The idea of racial hatred and violence against people of color for millions of Americans were believed to be vestiges of a tragic era in the nation’s history – long forgotten except for occasional Civil Rights anniversaries. However, since the presidential elections of Barack Obama and Donald Trump, social scientists have plotted an abysmal return to hate speech, violence, and intimidation.
Most troubling according to researchers including the Southern Poverty Law Center, the New England Journal of Medicine, and Pew Research Center, is the prevalence of hate language and acts of violence among young people.
The Center for the Study of Hate & Extremism at California State University in San Bernardino, Calif. recently found that among U.S. cities, New York reported the greatest number of hate crimes at 380, a 24 percent increase from 2015, while Washington, D.C., had the largest percentage rise at 62 percent to 107 incidents. Overall, there were 1,037 incidents, a 23.3 percent increase from the previous year in the nine areas researched: New York; Washington; Chicago; Philadelphia; Montgomery County, Maryland; Columbus, Ohio; Seattle; Long Beach, California; and Cincinnati.
Heidi Beirich, director of the Intelligence Project at the Southern Poverty Law Center – a group that tracks extremist groups, files lawsuits and works with communities to advance civil rights, told National Public Radio (NPR) that social media and the ability to post hate rants on the internet, virtually unchecked, during the Obama-Trump elections, may be to blame.
“We have seen since the latter parts of the Obama administration an incredible rise in the frequency of attacks like [Richard Collins, III], hate crime attacks and domestic terrorism attacks. And the targets of those hate crimes have tended to be those populations demonized by the Trump campaign and now Trump administration,” Beirich said. Collins, was a Black Army officer stabbed to death on the College Park campus of the University of Maryland days before his college graduation. Authorities are investigating his murder as a possible hate crime. “We tracked almost 900 hate and bias incidents between the election and 10 days later. Those are numbers that are quite extraordinary for such a short period of time.”
But is the nation experiencing more racial hatred and bigotry, or has the advent of instant media – camera and video feeds from mobile phones – simply brought lingering more visibility?
“There is a sense of unease and a very dangerous, childish, and un-American posturing that the U.S. ‘belongs’ to one group more so than another. So, like ill-mannered children, we are dividing and subdividing ourselves into ‘us’ and ‘them’ categories,” historian Saul Dorsey told the AFRO.
Dorsey, whose work documents grassroots human rights campaigns by Ella Baker and Fannie Lou Hamer, said that because young people have not been subjected to Jim Crow and other overt forms of state sanctioned bigotry, it is unclear how a new generation of Americans so easily took up the return to racial bigotry.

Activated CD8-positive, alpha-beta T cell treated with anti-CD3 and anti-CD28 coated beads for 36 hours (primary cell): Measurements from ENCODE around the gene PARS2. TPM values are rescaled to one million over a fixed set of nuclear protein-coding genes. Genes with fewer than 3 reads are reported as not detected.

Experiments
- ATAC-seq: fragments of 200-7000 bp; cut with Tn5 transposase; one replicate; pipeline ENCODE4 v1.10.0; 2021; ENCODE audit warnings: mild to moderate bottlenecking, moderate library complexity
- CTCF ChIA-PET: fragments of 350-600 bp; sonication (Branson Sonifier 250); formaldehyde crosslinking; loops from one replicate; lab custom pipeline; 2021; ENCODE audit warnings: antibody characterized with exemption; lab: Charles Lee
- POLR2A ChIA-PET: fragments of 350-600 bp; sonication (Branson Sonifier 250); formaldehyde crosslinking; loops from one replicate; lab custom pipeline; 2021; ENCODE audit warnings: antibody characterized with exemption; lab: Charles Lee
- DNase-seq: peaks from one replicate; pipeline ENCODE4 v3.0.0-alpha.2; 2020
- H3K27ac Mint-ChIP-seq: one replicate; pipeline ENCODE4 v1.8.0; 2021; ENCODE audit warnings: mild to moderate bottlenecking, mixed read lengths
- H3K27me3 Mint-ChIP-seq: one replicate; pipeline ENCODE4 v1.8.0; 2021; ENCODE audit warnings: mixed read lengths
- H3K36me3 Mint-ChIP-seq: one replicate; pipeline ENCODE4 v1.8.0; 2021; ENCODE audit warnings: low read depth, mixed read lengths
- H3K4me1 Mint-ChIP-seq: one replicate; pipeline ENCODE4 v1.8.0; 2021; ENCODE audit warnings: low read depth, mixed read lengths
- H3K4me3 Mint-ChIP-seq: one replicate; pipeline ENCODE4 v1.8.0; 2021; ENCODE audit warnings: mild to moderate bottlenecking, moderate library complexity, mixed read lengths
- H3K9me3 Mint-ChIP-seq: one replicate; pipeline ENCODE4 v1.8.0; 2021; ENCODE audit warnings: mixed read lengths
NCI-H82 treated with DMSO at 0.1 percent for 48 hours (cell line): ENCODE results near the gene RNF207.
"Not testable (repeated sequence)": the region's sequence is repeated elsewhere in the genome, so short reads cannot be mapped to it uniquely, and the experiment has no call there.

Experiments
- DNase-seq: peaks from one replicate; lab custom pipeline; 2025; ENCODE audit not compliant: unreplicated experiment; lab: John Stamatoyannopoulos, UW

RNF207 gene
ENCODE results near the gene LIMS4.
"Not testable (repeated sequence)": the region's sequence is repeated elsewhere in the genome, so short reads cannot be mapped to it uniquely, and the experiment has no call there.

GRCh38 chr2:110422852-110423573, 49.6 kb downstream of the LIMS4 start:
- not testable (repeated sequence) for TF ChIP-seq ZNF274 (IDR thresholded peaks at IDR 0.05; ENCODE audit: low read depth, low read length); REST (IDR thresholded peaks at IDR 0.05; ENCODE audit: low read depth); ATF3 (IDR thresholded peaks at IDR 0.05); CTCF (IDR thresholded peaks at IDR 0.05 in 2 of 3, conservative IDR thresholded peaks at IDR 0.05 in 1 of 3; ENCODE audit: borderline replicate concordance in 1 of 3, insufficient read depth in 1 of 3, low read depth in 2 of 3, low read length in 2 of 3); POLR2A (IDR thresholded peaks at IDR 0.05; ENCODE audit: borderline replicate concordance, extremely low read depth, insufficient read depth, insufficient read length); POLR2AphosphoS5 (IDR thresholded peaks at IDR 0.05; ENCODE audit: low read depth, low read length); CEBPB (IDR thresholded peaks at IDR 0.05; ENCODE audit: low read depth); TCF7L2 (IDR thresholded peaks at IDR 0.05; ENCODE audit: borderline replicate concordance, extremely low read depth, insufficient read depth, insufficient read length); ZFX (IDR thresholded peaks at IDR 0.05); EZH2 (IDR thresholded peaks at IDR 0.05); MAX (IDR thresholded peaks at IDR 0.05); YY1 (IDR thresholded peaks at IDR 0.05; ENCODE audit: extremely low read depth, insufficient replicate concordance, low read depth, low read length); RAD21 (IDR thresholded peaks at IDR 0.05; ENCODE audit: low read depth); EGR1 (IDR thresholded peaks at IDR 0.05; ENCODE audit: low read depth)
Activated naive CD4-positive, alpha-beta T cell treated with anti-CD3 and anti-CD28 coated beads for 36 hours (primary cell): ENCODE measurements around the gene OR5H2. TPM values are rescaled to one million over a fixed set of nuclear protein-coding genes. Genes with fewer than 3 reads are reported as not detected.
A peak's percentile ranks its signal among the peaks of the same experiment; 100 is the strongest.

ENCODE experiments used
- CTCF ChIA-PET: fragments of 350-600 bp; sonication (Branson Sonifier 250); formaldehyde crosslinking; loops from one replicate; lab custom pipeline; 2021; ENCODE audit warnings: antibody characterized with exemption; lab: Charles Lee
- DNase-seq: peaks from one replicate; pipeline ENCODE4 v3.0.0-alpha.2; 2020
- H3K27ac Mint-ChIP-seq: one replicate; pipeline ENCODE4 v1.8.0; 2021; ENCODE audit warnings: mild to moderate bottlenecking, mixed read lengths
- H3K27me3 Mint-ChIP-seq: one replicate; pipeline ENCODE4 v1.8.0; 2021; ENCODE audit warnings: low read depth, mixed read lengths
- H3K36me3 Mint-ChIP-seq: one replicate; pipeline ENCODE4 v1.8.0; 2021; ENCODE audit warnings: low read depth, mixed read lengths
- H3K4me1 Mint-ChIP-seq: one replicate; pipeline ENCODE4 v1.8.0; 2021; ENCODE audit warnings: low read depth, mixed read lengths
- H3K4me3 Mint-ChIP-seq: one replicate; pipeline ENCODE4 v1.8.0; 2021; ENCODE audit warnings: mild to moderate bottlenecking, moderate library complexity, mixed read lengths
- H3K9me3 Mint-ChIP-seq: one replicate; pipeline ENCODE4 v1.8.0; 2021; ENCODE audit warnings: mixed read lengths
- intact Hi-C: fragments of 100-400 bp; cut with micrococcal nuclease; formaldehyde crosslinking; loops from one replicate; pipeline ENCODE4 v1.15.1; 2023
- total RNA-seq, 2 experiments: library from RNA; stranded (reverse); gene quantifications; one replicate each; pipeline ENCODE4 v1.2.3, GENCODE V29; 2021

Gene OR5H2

“We’re having debates about using the ‘N-word’ as if it is debatable – and there are instances on some campuses where flyers or nooses are being found – but there is much hope at the same time because students are challenging each other and their administrations to set aside their own bias, and make it clear that fearmongering will not be tolerated.”
Fear, though, may be unavoidable. A Reuters/Ipsos opinion poll, taken from March 28 to April 3, asked more than 2,800 adults to rate the danger of racism and bigotry in America. About 36 percent gave it the worst rating possible, saying they considered racism and bigotry an “imminent threat” to the country. That is up a few points from the 29 percent who answered the same way two years ago.
“I treat people like I want to be treated, but I am noticing lately that Black people are being rude, White people are being snarky, and no one is being polite anymore,” mixed-race George Washington University graduate student, Anika Roseman told the AFRO. “I don’t want to live my life constantly in fear of someone hurting me or feeling so stressed that I stop enjoying the freedoms of being an American.”
And with that fear, said David Williams, author of a Harvard T.H. Chan School of Public Health and Massachusetts General Hospital/McLean Hospital study on the rise of racial incidents in America since 2016, comes a “steady drumbeat of incidents of hostility,” in the country.
“There is research that shows since Obama [was] elected, there has been an increase in racial prejudice and animosity — but that it was primarily [concentrated] in social media context. Part of what created the space for Trump, and what Trump capitalized on, is the sense [White people] were losing their country and what their country represented was Obama,” Williams said. “The way that we’re thinking about this shows once again that even if there are extenuating issues like mental health issues, as in the case of Dylann Roof, the power of White supremacist thinking and how it can lead people, especially the fragile-minded, to incredible acts of violence.”